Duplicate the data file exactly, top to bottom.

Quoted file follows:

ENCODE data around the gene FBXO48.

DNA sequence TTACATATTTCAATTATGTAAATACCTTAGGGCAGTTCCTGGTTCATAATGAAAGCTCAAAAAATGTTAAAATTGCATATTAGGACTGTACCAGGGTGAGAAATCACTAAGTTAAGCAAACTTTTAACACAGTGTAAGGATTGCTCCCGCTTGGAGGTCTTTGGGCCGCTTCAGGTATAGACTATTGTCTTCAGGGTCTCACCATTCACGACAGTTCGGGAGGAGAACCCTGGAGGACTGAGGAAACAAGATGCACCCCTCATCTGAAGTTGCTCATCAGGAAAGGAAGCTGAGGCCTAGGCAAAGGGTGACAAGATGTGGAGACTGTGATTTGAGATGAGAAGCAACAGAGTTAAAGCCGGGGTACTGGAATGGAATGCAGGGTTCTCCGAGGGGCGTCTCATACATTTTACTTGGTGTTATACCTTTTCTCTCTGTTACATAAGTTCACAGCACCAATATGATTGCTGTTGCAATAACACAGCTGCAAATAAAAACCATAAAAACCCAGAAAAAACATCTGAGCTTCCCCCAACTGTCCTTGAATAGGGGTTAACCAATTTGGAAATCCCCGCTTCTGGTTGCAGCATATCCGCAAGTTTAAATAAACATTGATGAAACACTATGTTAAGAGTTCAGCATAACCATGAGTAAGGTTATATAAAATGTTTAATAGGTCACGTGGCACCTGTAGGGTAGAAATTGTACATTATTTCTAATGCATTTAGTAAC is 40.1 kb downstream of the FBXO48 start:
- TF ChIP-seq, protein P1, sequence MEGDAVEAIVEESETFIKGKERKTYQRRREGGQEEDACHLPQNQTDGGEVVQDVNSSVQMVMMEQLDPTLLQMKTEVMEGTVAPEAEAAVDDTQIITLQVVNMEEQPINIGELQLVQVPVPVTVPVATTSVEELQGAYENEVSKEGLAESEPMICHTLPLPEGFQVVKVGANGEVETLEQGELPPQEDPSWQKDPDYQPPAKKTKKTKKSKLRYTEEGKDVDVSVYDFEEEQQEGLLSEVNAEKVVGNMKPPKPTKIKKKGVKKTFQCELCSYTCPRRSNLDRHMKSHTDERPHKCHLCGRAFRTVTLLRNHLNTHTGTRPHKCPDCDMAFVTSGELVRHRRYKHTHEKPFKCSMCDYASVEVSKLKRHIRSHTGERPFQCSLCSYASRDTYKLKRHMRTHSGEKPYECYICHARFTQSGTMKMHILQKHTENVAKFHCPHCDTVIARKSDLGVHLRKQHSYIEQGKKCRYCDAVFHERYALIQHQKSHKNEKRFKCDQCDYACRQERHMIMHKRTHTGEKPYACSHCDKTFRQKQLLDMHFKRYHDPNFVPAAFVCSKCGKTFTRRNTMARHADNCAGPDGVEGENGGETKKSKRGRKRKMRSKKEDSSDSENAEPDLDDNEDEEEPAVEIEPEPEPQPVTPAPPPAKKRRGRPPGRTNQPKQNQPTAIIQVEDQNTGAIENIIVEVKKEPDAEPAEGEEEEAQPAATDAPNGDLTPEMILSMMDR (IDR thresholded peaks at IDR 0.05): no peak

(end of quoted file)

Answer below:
ENCODE data around the gene FBXO48.

DNA sequence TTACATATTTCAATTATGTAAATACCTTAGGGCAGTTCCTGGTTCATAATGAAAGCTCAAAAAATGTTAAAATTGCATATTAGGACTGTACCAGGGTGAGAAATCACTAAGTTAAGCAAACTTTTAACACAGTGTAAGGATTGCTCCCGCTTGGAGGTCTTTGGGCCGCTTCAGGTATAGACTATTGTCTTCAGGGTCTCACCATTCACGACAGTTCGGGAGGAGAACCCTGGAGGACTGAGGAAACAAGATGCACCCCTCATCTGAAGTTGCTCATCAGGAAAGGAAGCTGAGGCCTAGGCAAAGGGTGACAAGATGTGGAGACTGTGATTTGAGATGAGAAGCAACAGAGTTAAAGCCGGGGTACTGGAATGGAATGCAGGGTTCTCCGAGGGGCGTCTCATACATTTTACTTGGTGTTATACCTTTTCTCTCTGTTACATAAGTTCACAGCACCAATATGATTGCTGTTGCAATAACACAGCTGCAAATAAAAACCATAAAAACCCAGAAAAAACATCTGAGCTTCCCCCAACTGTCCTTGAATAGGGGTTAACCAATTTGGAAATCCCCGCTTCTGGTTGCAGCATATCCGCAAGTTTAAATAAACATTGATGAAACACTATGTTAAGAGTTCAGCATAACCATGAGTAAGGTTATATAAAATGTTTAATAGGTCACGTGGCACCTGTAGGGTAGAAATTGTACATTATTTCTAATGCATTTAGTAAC is 40.1 kb downstream of the FBXO48 start:
- TF ChIP-seq, protein P1, sequence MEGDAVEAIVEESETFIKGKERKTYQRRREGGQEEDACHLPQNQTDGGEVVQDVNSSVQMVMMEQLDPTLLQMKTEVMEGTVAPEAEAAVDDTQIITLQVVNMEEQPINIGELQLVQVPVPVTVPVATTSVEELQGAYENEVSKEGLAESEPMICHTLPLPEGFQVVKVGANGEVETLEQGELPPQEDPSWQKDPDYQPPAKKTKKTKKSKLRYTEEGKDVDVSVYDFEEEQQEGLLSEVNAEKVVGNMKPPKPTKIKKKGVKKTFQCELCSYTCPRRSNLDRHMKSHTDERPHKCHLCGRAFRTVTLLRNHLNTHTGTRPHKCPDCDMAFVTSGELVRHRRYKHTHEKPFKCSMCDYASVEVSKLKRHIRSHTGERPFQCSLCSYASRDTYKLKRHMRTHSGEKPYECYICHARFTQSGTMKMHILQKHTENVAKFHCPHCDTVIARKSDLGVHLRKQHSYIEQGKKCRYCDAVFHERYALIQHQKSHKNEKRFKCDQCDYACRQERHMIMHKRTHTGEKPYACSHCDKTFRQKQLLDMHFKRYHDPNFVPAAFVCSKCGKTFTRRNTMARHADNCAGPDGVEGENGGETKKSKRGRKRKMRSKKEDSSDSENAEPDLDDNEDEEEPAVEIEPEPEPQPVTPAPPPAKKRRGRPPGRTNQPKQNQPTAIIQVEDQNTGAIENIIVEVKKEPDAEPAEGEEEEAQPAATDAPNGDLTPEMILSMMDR (IDR thresholded peaks at IDR 0.05): no peak